Major publishers have widened U.S. libraries’ access to their catalogs in recent months, but as a new background paper from the International Federation of Library Associations and Institutions (IFLA) asserts, that isn’t happening everywhere around the world.
According to the report, “the overriding ebook issues for libraries continue to be the withholding of content and the imposition of problematic and differing license terms and conditions by major trade publishers.”
While the authors of the IFLA paper make clear that the U.S. is ahead of the worldwide curve in many regards, “the situation is volatile, with the potential for improvement or erosion in ebook availability ever present.” Disparate models for distributing ebooks to libraries is one culprit; in the U.S., there’s a rough split between licenses allowing multiple users for limited periods and those permitting single-user access for limitless terms. While libraries continue to welcome and advocate for greater availability and a more systematic approach, much work remains to be done.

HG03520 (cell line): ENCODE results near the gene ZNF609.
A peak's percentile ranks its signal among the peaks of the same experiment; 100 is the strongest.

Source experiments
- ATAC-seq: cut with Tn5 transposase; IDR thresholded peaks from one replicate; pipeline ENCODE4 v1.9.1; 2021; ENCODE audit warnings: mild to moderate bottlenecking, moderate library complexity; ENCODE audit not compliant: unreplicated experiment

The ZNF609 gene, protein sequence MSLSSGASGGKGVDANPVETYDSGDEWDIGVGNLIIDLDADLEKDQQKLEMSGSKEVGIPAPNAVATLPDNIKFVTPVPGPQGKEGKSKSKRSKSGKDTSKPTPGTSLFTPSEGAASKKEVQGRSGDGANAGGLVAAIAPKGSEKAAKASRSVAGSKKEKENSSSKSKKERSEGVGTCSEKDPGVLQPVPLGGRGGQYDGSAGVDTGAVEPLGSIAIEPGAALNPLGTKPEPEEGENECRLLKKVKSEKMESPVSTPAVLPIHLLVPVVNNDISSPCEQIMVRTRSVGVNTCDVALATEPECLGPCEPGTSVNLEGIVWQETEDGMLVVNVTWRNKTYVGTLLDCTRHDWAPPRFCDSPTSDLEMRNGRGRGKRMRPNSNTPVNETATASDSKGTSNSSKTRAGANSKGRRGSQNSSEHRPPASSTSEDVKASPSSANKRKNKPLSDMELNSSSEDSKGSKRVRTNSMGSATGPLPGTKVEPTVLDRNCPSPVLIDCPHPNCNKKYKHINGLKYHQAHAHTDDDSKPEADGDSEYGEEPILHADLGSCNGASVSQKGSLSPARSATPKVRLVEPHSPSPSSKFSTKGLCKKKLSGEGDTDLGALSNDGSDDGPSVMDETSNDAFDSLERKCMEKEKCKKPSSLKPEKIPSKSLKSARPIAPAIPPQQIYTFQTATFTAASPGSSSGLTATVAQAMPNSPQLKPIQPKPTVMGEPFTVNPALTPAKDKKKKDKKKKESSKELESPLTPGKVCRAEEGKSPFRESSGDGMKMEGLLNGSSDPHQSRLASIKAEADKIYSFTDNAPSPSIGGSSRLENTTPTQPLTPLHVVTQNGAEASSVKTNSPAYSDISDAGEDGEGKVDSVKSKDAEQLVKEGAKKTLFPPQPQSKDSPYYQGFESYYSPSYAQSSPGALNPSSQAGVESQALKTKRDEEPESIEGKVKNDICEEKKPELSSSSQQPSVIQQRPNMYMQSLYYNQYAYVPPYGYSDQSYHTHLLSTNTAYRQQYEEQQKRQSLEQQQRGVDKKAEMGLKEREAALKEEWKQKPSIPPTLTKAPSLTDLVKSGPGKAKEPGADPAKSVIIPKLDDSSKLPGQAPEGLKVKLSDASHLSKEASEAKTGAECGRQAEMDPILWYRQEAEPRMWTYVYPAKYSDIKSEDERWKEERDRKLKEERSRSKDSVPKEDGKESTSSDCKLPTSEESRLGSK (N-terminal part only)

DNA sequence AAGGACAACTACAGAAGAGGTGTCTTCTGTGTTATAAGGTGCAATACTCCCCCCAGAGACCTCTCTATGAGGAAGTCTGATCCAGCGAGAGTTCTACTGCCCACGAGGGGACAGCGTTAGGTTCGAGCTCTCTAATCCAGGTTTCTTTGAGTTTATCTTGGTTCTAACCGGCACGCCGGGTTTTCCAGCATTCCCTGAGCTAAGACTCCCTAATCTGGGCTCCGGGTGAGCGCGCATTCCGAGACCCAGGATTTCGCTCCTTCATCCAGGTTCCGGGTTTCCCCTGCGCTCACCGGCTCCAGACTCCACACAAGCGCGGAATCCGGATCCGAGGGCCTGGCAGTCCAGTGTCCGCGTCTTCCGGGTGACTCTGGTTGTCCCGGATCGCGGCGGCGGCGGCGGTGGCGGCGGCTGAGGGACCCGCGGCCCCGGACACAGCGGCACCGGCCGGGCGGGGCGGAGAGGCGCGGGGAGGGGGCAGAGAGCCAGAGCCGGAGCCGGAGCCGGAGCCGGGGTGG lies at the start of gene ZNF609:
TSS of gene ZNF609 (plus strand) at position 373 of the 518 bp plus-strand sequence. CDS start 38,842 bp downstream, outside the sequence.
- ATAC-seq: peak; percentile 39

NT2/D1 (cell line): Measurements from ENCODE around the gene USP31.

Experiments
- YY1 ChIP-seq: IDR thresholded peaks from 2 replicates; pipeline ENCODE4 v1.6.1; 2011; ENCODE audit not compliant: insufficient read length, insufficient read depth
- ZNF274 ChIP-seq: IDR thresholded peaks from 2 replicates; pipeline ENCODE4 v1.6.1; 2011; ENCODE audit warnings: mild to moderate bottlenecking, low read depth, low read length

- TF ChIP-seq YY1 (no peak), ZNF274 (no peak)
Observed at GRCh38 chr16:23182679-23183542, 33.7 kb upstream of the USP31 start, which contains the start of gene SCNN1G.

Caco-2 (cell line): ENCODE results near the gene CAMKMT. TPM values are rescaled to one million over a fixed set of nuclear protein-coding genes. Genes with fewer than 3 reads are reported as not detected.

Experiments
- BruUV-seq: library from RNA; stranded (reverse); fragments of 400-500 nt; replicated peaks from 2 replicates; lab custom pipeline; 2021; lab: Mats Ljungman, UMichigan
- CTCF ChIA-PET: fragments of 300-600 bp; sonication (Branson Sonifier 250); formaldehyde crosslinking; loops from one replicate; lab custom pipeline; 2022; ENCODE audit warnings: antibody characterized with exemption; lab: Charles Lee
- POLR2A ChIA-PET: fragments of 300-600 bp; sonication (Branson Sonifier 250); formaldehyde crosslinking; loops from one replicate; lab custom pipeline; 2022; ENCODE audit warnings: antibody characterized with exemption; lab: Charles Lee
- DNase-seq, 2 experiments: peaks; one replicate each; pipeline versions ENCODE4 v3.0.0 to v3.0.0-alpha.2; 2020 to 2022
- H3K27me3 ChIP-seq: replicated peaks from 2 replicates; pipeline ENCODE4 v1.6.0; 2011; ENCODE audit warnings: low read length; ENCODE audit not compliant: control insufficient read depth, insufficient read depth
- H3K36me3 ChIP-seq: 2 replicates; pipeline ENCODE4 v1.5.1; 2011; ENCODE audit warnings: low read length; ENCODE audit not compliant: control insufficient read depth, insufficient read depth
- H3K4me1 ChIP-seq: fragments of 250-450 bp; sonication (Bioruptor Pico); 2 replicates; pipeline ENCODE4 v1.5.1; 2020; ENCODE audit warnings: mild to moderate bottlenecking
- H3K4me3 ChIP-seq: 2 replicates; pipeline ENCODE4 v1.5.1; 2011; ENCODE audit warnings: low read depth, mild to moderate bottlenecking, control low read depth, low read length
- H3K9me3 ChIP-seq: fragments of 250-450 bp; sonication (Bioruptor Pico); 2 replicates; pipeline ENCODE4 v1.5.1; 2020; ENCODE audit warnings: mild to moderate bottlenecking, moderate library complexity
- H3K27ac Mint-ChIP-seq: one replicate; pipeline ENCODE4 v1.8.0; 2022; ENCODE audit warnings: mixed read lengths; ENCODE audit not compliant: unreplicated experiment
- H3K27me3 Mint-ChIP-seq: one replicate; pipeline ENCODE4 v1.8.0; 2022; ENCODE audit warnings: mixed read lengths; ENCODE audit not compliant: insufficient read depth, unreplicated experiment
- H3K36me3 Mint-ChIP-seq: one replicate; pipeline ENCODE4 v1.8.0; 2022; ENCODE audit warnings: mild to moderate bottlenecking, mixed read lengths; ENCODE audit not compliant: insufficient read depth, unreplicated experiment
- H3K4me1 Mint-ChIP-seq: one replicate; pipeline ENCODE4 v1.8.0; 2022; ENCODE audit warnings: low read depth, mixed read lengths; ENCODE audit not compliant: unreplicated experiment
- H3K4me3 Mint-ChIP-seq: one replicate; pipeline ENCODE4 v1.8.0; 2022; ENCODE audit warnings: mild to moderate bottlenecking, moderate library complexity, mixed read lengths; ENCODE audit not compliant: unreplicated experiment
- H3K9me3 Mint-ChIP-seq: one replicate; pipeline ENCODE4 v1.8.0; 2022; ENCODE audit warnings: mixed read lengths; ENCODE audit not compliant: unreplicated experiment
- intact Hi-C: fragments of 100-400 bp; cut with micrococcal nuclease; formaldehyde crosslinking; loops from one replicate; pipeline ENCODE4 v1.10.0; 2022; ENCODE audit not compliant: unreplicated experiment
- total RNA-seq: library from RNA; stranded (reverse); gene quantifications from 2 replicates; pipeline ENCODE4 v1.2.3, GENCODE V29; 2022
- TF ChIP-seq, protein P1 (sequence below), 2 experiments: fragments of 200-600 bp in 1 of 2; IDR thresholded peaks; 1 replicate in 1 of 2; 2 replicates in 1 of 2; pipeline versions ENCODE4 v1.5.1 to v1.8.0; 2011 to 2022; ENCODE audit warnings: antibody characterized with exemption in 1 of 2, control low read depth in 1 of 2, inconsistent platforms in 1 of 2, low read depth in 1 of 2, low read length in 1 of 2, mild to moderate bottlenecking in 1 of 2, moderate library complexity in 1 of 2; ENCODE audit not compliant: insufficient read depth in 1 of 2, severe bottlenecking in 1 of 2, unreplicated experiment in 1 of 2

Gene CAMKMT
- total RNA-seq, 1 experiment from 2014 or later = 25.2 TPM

That’s especially true abroad, where disagreement over what constitutes an ebook bedevils e-lending to an arguably greater degree than in the U.S. To help resolve this persistent roadblock at a time when the array of digital content available to consumers is evolving rapidly everywhere, the IFLA paper lays out a six-point definition of an “ebook,” placing the emphasis on the content itself rather the device or platform used to access it.
The complete definition, plus in-depth comparisons of various countries’ e-lending models, and recommendations for librarians to continue to streamline and widen public access to digital content, are all in the IFLA background paper available here.